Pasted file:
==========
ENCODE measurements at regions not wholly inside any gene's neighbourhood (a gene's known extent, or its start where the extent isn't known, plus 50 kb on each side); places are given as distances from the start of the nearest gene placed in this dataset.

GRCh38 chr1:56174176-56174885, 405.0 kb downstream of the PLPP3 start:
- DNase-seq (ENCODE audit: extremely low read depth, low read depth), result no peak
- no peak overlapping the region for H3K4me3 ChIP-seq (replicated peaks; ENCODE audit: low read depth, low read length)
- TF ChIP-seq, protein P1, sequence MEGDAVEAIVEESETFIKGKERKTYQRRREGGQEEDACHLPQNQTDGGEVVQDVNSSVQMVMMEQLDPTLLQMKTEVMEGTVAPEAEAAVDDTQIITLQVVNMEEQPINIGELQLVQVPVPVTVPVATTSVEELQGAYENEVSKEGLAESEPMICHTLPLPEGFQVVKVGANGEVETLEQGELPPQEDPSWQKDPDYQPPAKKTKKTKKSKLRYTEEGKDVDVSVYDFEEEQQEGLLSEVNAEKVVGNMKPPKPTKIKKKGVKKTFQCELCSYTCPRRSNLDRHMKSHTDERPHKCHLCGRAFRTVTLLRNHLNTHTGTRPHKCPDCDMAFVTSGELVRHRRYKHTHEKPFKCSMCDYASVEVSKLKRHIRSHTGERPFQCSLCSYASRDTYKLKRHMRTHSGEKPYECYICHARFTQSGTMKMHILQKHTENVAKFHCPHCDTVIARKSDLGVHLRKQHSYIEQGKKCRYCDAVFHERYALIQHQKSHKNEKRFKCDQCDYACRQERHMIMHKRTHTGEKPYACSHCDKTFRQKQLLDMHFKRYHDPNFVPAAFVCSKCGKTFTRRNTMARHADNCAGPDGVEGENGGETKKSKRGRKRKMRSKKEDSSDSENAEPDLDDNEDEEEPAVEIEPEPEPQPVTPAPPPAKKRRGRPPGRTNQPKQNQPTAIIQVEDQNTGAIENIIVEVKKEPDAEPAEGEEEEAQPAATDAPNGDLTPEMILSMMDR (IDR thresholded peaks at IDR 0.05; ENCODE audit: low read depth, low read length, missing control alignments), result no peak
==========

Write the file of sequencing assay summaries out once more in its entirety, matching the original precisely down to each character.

ENCODE measurements at regions not wholly inside any gene's neighbourhood (a gene's known extent, or its start where the extent isn't known, plus 50 kb on each side); places are given as distances from the start of the nearest gene placed in this dataset.

GRCh38 chr1:56174176-56174885, 405.0 kb downstream of the PLPP3 start:
- DNase-seq (ENCODE audit: extremely low read depth, low read depth), result no peak
- no peak overlapping the region for H3K4me3 ChIP-seq (replicated peaks; ENCODE audit: low read depth, low read length)
- TF ChIP-seq, protein P1, sequence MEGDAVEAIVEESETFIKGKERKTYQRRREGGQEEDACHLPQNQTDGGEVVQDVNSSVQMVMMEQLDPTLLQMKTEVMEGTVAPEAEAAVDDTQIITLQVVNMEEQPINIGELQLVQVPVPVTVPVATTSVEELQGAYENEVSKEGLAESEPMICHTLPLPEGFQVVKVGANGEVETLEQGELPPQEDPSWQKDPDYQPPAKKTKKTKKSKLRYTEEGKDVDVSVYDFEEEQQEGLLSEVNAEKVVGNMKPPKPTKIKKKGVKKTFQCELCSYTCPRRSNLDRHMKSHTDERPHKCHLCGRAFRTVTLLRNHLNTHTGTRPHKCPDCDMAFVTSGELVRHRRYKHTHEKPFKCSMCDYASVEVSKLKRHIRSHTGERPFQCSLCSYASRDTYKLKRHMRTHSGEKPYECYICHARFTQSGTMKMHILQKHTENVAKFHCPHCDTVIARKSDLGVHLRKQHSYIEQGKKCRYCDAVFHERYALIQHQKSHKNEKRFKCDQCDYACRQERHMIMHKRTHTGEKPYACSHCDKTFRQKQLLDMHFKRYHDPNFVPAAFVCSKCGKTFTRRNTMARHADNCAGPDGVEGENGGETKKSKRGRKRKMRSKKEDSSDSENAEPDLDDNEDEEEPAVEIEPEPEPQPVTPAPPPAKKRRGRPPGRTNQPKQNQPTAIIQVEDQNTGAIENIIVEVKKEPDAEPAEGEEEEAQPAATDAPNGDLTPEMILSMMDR (IDR thresholded peaks at IDR 0.05; ENCODE audit: low read depth, low read length, missing control alignments), result no peak